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One step forward, but PBS deferrals issues remain

Friday, 30 September 2011

Media Release

Medicines Australia chief executive Dr Brendan Shaw today welcomed the listing on the Pharmaceutical Benefits Scheme of six medicines that had been deferred by Federal Cabinet since February.

Dr Shaw said the Government’s willingness to negotiate a solution to the problem was encouraging.

However, he said Medicines Australia’s position remained that the deferral of new medicines that have been recommended by the Pharmaceutical Benefits Advisory Committee is bad policy.

“The listing of the six medicines deferred in February is welcome news for patients who have been waiting more than seven months for the Government to make them available on the PBS,” Dr Shaw said.

“The commitments announced by the Government today are a good step forward. We welcome those commitments and acknowledge the consultation process the Government has engaged in.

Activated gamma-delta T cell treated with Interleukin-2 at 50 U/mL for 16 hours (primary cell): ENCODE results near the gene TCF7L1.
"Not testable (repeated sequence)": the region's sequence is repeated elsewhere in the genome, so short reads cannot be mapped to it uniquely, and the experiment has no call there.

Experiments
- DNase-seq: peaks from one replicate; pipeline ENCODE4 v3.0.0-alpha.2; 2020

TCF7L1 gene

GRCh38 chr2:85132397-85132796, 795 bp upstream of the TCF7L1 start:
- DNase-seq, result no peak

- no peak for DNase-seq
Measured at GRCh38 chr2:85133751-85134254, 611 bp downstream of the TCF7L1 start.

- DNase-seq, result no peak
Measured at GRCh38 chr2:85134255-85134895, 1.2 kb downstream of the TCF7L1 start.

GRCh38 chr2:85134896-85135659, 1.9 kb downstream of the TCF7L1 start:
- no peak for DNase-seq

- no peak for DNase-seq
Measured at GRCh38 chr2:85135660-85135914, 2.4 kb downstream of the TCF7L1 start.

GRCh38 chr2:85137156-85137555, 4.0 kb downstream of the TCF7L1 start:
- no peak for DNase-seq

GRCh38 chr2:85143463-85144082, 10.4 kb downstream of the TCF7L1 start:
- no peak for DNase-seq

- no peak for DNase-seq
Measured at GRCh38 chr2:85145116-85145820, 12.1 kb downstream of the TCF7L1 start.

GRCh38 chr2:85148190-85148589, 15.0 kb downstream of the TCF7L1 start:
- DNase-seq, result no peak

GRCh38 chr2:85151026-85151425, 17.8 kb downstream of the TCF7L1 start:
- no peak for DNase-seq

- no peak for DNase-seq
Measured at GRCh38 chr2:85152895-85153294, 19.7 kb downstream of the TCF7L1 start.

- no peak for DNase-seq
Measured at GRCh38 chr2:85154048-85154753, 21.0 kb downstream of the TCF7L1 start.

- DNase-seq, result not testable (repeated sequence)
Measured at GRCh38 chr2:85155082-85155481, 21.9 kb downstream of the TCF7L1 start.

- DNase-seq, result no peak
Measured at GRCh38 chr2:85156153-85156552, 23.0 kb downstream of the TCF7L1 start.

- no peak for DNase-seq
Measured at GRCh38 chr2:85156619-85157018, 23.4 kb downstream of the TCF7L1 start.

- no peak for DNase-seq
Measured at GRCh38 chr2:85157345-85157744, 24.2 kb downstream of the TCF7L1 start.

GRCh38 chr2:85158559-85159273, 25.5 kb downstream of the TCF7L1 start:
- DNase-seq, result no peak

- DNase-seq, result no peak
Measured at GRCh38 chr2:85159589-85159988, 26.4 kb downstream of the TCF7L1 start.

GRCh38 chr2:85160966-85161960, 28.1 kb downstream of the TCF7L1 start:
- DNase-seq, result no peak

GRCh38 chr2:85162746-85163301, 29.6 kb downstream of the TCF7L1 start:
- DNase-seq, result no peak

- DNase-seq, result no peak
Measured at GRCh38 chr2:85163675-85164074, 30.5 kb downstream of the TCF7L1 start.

“However, more work needs to be done. Questions still remain, and there is still no commitment from the Government to consign to the dustbin its poor policy of deferring medicines.

“Deferrals mean patients are denied access to the medicines they need. The policy also creates uncertainty for industry and makes it harder for companies to bring new medicines to Australia.”

In a joint agreement co-signed by Medicines Australia, the Generic Medicines Industry Association, the Consumers Health Forum and the Government, the signatories have committed to continue seeking a satisfactory solution.

As part of that agreement, the Government has committed for the next 12 months not to defer listing medicines that carry an annual cost of under $10 million.

“Medicines Australia and the other signatories have also agreed with Government to discuss possible policy options in the future,” Dr Shaw said.

“We have not agreed to any specific options at this stage over and above what is spelt out in the principles agreement.”

The Government today announced that the PBS listing of another medicine, dabigatran (Pradaxa), which had been recommended by the PBAC, would be referred to the former PBAC Chair, Prof Lloyd Sansom, for further consideration.


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